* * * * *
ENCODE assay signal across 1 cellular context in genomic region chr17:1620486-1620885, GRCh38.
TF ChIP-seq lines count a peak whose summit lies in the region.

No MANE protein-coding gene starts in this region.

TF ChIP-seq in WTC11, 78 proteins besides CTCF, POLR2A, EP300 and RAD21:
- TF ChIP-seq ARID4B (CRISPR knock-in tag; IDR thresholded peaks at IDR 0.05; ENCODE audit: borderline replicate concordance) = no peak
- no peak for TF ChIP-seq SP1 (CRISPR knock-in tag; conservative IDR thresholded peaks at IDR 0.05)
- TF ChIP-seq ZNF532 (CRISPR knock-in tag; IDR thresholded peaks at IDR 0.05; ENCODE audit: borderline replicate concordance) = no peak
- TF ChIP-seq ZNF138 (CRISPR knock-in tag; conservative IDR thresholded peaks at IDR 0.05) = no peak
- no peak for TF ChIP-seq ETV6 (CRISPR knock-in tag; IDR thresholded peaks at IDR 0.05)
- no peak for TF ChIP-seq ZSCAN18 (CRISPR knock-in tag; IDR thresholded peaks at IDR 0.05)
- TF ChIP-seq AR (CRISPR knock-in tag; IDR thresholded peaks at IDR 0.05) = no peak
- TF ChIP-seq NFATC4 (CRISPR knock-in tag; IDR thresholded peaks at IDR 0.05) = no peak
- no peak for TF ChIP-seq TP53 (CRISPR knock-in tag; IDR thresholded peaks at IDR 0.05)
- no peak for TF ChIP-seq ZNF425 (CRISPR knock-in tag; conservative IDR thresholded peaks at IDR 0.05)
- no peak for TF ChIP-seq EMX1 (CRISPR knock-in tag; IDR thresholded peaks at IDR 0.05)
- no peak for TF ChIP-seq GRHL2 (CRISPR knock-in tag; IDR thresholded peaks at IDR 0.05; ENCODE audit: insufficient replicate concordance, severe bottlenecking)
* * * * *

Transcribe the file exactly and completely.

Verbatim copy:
ENCODE assay signal across 1 cellular context in genomic region chr17:1620486-1620885, GRCh38.
TF ChIP-seq lines count a peak whose summit lies in the region.

No MANE protein-coding gene starts in this region.

TF ChIP-seq in WTC11, 78 proteins besides CTCF, POLR2A, EP300 and RAD21:
- TF ChIP-seq ARID4B (CRISPR knock-in tag; IDR thresholded peaks at IDR 0.05; ENCODE audit: borderline replicate concordance) = no peak
- no peak for TF ChIP-seq SP1 (CRISPR knock-in tag; conservative IDR thresholded peaks at IDR 0.05)
- TF ChIP-seq ZNF532 (CRISPR knock-in tag; IDR thresholded peaks at IDR 0.05; ENCODE audit: borderline replicate concordance) = no peak
- TF ChIP-seq ZNF138 (CRISPR knock-in tag; conservative IDR thresholded peaks at IDR 0.05) = no peak
- no peak for TF ChIP-seq ETV6 (CRISPR knock-in tag; IDR thresholded peaks at IDR 0.05)
- no peak for TF ChIP-seq ZSCAN18 (CRISPR knock-in tag; IDR thresholded peaks at IDR 0.05)
- TF ChIP-seq AR (CRISPR knock-in tag; IDR thresholded peaks at IDR 0.05) = no peak
- TF ChIP-seq NFATC4 (CRISPR knock-in tag; IDR thresholded peaks at IDR 0.05) = no peak
- no peak for TF ChIP-seq TP53 (CRISPR knock-in tag; IDR thresholded peaks at IDR 0.05)
- no peak for TF ChIP-seq ZNF425 (CRISPR knock-in tag; conservative IDR thresholded peaks at IDR 0.05)
- no peak for TF ChIP-seq EMX1 (CRISPR knock-in tag; IDR thresholded peaks at IDR 0.05)
- no peak for TF ChIP-seq GRHL2 (CRISPR knock-in tag; IDR thresholded peaks at IDR 0.05; ENCODE audit: insufficient replicate concordance, severe bottlenecking)